On the right are the two possible answers: "Not agreed/No" on top, and "Agreed/Yes" underneath.
The No is the answer Alexis Tsipras' government and Syriza party are campaigning for. "No, for democracy and dignity," reads the referendum poster issued by Syriza. But the question asked to Greek voters itself raises two questions. Firstly, what documents does it refer to? Secondly, how can voters take an informed decision on the content?
The two documents mentioned on the ballot are the agreement proposal put forward by Greece's creditors last week, and an analysis of Greek debt by the creditors’ institutions... The problem, however, is that these documents, even if considered still valid by the institutions, are not yet public, apart from the "List of prior actions" published by the commission, and therefore not available to the Greek voters who have to decide on them. Atop this, they were produced in English - the language used in the technical talks between Greece and its creditors. Even if they are made public they would remain unfathomable to a large part of the Greek electorate.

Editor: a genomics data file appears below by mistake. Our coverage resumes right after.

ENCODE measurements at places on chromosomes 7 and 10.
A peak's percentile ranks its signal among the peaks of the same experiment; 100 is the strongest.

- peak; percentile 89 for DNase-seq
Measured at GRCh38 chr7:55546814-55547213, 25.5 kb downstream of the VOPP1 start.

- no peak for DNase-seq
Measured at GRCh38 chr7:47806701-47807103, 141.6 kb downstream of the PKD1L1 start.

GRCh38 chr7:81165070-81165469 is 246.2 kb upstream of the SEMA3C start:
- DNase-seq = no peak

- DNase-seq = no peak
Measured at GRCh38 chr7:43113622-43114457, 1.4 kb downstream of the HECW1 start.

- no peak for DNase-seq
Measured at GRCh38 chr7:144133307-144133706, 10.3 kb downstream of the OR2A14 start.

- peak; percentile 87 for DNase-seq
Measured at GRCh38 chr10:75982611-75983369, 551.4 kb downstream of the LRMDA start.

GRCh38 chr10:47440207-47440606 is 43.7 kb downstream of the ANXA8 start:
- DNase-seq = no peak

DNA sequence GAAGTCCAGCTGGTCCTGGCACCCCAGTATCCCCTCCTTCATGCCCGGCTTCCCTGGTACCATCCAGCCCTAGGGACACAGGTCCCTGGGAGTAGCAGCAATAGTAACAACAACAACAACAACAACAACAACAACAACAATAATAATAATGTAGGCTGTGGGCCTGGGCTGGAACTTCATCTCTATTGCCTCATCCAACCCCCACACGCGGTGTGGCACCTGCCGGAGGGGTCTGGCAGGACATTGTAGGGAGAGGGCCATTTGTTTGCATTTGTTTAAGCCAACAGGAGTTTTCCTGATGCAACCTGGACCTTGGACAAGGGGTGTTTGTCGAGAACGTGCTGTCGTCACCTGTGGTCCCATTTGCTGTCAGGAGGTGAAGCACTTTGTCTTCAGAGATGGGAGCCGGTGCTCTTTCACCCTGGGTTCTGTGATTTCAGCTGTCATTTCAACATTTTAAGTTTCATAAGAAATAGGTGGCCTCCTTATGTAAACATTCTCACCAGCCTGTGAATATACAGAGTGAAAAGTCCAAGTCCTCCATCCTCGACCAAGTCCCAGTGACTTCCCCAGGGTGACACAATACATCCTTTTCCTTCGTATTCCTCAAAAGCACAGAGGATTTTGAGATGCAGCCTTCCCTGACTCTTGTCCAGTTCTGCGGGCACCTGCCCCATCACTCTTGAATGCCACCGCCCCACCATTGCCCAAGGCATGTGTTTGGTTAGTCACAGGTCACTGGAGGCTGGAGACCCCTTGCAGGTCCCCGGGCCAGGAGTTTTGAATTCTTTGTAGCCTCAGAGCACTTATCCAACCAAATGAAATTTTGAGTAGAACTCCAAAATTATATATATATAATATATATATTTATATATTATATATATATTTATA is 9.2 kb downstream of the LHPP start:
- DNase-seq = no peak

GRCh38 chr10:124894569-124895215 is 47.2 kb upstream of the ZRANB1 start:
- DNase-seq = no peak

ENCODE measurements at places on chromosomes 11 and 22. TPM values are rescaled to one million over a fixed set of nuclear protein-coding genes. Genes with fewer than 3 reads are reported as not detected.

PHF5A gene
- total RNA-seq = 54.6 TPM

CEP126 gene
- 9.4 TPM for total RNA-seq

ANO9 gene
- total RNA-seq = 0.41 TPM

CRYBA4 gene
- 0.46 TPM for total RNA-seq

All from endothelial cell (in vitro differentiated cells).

The global mass media shows many images from Greece as a way to portray what is happening to the country. In my opinion, I find that nearly all the photos shown in the media are accompanied by biased opinions. They often emphasise a situation to provide evidence of the view that is presented in the article. Even an article that extends compassion towards Greece shows biased photos. For example, when there is a lot of solidarity being expressed towards Greece, the article will be accompanied by the very wrinkled face of an elderly person, which is interpreted as a very poor/desperate person. When an article writes about the poverty levels of Greece, it may be accompanied by a photo of people gathered around a truck from which a person is throwing bags of food at them. The media portrays the human pain of the crisis in a distorted manner, leaving people misinformed about the real problems that Greek people are facing. Pictures tell a thousand words - but you have to see beyond the picture to understand a situation fully; you need to read between the images.